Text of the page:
Gently guiding you through the process, they will then encourage you to make any changes you would like to make to the images you have recalled. The therapist will continue to stay focused and engaged with you as they gently transition you out of that image and back into the present reality of the therapy room.

As you go through your sessions and healing process, you will be encouraged to focus on one image at a time. When you find relief from one, you can move on to the next. Each session will be the same and you will see a noticeable difference after the first session. Usually, 1 to 5 sessions are needed.

It is important to remember that your factual memories are not being replaced in this therapy session, nor is there any hypnosis involved in this approach. Your memories will stay, but the pain associated with them will not.

What Is The Training For Art

Although Accelerated Resolution Therapy is not hard to do, it does require proper training. Becoming certified in ART is beneficial to both the therapist and the client. This is because by practicing ART the therapist avoids burnout, and the client gets to perform the therapy with a specifically qualified therapist they can trust.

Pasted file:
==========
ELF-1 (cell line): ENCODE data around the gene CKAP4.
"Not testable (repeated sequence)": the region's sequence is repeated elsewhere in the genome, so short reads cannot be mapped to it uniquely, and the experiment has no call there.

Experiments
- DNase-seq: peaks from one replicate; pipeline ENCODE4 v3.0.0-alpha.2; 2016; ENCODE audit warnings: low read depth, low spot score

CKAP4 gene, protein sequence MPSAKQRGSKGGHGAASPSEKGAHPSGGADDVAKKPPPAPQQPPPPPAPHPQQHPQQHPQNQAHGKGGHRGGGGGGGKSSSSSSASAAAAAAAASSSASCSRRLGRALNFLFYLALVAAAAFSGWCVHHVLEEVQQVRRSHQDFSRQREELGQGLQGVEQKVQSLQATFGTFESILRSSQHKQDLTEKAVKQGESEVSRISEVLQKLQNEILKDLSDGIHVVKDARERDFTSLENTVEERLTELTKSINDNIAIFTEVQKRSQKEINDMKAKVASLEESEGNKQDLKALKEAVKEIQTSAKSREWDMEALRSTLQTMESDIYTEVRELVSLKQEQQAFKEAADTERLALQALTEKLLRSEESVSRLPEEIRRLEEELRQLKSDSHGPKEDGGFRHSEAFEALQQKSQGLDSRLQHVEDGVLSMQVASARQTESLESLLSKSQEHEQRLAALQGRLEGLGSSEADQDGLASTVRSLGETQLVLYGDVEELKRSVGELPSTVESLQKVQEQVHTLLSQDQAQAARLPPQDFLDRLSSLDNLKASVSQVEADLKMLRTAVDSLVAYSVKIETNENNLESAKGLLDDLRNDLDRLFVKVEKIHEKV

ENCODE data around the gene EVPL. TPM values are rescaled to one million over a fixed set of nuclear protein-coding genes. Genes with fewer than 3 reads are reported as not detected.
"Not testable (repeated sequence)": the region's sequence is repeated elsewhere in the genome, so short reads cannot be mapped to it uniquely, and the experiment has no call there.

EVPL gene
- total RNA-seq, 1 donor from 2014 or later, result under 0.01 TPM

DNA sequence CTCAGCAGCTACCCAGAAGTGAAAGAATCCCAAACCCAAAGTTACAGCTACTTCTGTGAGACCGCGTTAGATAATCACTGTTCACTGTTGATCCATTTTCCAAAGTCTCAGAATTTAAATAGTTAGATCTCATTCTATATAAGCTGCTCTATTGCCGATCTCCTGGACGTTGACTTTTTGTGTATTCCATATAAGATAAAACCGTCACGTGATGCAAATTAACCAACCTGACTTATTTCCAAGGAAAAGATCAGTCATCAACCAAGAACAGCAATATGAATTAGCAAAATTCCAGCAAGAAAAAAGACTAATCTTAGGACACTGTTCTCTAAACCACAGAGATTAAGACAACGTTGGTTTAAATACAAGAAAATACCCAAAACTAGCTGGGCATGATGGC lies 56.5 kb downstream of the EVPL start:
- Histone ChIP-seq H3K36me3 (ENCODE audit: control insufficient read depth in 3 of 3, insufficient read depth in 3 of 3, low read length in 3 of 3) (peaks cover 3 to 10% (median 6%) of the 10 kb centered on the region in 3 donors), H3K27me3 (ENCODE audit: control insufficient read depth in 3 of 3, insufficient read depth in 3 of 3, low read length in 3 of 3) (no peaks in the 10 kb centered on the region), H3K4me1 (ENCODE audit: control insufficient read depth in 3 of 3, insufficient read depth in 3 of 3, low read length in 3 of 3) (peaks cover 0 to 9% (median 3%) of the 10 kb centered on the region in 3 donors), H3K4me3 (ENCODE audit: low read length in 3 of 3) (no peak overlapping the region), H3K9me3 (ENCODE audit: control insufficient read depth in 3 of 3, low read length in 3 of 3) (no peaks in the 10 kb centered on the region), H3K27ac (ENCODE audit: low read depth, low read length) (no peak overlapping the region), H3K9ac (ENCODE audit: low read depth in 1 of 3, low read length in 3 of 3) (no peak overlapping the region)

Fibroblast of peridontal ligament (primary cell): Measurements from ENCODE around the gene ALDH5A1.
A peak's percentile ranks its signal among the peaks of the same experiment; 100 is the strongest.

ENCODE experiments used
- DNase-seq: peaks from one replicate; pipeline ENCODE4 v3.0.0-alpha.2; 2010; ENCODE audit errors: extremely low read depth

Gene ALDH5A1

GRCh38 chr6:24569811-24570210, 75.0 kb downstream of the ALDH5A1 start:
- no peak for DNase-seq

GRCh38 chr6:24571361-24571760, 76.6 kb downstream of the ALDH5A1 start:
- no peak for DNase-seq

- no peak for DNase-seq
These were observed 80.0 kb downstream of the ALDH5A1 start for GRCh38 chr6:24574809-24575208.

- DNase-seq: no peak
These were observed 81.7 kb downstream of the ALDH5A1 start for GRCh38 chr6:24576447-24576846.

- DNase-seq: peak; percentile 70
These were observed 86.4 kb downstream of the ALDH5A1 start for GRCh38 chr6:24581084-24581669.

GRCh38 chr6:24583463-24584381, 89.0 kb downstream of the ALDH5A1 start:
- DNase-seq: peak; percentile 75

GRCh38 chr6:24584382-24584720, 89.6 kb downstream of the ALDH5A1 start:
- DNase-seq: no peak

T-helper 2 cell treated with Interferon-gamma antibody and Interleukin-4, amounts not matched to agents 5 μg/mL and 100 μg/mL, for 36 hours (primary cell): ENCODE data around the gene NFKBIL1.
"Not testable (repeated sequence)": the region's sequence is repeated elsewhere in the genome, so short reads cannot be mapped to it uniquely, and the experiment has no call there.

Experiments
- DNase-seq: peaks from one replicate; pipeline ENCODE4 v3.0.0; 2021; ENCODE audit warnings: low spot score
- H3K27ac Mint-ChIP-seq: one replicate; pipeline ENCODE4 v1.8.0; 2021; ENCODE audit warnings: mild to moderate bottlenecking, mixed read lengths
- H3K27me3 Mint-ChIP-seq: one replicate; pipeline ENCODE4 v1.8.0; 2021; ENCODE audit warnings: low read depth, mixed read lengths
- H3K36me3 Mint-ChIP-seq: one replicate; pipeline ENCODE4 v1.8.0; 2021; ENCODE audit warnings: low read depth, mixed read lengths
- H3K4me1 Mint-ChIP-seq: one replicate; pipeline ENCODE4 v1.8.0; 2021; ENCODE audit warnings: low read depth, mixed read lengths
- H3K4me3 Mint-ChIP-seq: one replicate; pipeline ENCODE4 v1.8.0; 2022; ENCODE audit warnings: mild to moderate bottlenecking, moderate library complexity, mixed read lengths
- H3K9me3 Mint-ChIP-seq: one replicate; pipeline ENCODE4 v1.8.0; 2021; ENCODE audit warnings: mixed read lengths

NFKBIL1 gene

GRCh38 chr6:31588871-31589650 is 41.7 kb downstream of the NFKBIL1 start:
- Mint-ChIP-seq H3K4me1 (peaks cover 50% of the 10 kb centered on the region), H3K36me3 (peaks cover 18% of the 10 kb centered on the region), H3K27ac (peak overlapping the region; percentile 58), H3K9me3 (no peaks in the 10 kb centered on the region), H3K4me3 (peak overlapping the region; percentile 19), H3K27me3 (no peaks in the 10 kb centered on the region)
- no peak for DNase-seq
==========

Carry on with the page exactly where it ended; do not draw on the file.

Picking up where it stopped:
Training For Clinicians

The Rosenzweig Center for Rapid Recovery offers regular training sessions at different locations throughout the United States and Canada. These brief but intensive 2 to 3-day pieces of training include both basic and advanced levels. The training structure also includes lectures, videos, practicum, and live demonstrations.  You can find more about ART training by visiting  the ART training website.  

Training For Lay People

Non-licensed professionals and parents can be trained how to use ART techniques for sensation processing only. This training is called Safety Awareness Focused Technique (SAF-T).  SAF-T is marketed as a revolutionary way to calm individuals without medications as the eye movements used during ART therapy trigger a calming response in the brain. For children, it is referred to as SAF-T versus Time Outs. You can find out more about SAF-T here.